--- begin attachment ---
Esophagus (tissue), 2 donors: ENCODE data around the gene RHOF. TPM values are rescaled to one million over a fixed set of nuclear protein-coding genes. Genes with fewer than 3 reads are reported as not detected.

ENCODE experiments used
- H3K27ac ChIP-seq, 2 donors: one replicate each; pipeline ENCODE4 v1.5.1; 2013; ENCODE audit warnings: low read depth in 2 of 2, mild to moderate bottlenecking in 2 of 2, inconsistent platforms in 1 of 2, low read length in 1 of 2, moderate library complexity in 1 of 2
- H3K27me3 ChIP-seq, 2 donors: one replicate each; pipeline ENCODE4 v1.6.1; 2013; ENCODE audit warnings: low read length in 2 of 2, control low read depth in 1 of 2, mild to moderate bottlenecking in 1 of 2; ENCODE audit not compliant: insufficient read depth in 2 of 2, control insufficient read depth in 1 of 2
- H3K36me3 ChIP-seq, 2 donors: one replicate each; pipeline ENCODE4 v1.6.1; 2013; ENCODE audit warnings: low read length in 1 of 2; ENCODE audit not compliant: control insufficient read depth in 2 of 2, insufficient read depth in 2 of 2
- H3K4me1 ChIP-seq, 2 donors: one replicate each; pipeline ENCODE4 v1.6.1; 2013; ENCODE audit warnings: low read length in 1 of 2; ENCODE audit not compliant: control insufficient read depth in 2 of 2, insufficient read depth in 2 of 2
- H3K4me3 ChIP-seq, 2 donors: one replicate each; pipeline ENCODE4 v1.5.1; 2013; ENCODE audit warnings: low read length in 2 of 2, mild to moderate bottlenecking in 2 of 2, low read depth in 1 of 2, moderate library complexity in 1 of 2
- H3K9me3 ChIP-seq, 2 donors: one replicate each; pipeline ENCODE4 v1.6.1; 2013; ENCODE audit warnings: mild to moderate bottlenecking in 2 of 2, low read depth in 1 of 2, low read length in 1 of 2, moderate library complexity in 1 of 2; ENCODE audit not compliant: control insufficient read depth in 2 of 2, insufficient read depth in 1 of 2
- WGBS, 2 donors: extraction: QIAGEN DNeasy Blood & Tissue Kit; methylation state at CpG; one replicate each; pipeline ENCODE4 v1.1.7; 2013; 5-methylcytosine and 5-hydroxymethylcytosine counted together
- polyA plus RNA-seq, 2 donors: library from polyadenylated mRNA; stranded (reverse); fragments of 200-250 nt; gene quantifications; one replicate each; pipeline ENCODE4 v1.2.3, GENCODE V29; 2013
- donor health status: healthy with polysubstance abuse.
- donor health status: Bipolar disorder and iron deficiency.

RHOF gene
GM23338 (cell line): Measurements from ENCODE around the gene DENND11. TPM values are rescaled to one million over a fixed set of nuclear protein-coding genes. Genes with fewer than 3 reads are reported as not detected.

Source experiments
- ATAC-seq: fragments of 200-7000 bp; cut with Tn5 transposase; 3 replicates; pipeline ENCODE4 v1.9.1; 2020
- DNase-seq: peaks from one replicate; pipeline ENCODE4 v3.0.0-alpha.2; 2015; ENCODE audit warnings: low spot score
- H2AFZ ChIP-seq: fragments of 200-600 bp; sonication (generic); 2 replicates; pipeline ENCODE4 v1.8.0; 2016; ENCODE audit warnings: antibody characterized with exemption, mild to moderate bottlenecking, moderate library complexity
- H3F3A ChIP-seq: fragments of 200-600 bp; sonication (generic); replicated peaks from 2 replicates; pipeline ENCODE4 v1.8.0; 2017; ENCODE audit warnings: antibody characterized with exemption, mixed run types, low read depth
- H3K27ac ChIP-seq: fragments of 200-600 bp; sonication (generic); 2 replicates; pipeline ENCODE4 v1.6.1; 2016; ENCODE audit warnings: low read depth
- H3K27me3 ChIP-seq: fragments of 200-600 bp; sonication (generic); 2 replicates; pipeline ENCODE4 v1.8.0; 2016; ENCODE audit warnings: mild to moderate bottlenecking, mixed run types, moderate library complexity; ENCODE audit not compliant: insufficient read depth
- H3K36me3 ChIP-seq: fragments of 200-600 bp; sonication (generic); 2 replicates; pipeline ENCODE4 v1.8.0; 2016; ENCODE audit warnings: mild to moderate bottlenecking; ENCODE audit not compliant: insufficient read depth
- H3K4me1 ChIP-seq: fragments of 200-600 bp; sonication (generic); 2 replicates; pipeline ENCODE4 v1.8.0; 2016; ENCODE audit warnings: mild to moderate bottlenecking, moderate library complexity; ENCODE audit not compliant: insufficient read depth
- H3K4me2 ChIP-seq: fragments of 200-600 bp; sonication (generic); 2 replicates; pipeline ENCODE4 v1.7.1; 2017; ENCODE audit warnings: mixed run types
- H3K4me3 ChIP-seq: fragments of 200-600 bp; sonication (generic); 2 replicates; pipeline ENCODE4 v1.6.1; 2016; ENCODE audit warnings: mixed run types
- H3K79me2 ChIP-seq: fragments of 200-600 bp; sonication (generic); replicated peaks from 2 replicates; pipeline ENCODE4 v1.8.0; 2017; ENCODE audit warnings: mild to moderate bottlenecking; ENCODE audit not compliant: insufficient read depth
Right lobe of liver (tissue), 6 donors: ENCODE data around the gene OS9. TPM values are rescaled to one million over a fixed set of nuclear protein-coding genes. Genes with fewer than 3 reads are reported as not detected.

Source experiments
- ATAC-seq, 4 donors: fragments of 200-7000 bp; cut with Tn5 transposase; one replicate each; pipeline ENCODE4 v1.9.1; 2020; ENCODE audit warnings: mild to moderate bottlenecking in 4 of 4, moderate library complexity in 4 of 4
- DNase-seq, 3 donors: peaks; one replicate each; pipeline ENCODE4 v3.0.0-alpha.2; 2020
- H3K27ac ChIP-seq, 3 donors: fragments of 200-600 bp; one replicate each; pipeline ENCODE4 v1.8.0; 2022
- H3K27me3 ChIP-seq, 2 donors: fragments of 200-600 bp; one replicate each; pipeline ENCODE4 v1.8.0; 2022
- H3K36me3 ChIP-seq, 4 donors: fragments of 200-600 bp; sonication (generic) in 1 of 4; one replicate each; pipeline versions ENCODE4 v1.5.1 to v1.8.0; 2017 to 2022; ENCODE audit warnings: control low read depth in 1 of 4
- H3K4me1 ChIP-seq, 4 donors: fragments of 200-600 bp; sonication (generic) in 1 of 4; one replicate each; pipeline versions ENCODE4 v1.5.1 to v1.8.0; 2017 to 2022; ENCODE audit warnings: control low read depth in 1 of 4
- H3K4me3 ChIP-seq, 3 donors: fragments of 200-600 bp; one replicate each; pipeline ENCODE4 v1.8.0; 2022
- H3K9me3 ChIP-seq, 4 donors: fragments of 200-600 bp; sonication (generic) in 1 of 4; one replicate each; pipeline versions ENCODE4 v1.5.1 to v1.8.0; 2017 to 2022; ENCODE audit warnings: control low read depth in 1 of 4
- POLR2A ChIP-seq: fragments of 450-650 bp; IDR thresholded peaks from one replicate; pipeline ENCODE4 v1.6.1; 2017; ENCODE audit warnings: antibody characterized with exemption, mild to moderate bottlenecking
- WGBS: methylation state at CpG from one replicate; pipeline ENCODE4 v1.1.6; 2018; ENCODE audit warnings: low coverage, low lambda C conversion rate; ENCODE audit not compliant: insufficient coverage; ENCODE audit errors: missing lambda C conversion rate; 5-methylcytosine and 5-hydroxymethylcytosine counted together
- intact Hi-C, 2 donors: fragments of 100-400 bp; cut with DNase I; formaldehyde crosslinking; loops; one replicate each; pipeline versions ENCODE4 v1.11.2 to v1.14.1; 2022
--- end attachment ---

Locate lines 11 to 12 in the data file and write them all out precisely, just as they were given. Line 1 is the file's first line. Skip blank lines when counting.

- donor health status: healthy with polysubstance abuse.
- donor health status: Bipolar disorder and iron deficiency.